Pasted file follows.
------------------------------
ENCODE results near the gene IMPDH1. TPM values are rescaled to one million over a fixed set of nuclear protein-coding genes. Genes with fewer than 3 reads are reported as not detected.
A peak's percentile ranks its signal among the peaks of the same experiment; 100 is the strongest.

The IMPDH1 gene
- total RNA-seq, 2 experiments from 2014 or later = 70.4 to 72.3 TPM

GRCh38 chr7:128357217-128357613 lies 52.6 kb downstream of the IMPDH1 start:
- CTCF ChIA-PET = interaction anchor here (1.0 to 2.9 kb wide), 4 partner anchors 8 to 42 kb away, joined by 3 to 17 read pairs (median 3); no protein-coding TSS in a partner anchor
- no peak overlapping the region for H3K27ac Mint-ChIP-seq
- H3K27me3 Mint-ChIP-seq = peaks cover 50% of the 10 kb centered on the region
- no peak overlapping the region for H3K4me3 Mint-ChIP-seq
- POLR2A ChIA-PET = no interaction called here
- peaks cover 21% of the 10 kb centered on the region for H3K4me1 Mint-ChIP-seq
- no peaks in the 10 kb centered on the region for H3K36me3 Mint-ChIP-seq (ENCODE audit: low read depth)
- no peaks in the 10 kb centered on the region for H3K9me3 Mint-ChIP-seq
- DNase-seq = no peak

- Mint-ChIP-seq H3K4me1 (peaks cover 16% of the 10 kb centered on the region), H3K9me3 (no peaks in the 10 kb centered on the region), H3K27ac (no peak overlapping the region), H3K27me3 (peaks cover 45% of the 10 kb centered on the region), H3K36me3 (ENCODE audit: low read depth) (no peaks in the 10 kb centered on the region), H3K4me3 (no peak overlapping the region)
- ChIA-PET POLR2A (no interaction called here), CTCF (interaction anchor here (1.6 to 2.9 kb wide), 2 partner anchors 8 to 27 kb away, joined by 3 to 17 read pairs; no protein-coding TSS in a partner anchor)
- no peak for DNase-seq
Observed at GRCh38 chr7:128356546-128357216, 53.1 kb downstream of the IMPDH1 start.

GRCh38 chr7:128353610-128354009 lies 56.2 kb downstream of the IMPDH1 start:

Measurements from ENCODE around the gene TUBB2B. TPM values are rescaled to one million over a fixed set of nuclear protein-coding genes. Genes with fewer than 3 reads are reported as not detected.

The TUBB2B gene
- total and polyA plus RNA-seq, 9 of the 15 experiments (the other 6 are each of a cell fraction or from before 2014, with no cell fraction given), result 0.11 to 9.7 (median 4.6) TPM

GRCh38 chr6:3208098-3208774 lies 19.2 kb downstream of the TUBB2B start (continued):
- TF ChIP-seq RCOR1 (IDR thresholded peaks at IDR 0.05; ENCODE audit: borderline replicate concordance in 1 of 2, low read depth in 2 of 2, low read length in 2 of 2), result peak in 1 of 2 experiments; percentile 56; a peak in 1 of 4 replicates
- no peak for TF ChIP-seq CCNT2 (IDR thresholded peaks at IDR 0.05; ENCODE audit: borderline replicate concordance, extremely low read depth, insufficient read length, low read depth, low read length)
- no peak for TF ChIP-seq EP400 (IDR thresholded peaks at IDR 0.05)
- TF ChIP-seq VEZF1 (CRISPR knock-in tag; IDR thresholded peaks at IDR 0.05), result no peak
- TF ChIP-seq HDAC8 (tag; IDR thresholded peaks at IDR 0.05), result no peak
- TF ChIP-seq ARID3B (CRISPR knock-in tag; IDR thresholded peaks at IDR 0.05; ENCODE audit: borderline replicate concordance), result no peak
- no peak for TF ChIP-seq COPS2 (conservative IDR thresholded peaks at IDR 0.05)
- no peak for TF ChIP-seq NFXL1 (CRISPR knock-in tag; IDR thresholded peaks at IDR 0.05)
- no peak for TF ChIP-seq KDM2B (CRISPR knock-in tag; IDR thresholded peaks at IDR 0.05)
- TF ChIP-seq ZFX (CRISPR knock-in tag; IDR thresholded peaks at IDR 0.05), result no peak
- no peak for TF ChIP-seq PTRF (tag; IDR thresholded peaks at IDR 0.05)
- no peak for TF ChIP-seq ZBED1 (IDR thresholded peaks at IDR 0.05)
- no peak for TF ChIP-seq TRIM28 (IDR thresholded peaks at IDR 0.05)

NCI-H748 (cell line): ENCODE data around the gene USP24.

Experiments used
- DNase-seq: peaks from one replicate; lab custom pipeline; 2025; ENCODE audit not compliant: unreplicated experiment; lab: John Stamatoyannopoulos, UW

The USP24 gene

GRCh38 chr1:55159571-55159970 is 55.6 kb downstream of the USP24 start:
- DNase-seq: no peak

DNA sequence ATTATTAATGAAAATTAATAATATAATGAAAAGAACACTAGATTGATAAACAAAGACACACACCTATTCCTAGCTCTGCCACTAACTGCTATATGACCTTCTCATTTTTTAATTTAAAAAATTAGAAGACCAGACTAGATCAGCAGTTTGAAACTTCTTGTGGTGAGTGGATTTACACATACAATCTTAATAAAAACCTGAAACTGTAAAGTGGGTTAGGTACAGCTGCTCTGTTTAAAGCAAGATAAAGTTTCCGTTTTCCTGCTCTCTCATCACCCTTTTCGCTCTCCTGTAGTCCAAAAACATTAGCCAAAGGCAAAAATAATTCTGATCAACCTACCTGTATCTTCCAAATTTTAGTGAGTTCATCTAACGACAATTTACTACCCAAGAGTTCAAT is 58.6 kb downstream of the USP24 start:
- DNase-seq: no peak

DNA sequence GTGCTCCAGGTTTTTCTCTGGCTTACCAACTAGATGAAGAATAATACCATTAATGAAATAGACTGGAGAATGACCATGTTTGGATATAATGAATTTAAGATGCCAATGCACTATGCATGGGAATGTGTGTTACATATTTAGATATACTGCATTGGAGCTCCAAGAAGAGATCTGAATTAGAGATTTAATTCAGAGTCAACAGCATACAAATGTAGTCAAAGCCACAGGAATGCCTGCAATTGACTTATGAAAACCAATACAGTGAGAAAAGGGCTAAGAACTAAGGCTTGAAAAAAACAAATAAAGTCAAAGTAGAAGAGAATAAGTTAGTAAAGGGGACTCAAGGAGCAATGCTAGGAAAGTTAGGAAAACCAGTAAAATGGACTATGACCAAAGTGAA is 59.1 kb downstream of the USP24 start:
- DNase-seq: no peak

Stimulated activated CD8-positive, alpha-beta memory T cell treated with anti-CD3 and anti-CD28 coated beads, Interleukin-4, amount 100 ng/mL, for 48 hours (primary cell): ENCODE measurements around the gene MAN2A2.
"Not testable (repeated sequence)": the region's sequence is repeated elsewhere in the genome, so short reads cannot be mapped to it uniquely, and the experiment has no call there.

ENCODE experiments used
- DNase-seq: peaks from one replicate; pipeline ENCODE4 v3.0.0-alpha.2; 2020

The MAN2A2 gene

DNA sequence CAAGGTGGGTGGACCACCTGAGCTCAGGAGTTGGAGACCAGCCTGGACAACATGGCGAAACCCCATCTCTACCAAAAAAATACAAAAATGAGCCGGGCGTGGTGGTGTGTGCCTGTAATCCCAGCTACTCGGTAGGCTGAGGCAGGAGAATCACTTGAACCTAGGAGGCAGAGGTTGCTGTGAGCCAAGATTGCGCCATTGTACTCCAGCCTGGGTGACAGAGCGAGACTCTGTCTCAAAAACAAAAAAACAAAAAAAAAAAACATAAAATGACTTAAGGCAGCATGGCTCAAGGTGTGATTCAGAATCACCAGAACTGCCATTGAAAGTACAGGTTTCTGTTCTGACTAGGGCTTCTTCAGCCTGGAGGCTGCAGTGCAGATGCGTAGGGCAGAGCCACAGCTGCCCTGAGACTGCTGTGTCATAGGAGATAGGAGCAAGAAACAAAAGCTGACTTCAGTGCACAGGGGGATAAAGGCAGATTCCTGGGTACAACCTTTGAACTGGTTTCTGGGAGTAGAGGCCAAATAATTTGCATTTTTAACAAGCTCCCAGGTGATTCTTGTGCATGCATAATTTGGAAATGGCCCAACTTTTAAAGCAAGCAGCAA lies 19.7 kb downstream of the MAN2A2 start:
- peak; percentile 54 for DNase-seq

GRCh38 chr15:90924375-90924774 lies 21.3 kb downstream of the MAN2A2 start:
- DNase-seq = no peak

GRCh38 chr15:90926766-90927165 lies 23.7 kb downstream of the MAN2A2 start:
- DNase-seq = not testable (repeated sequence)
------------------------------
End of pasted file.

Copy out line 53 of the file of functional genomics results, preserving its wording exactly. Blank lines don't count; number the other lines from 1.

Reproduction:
- peak; percentile 54 for DNase-seq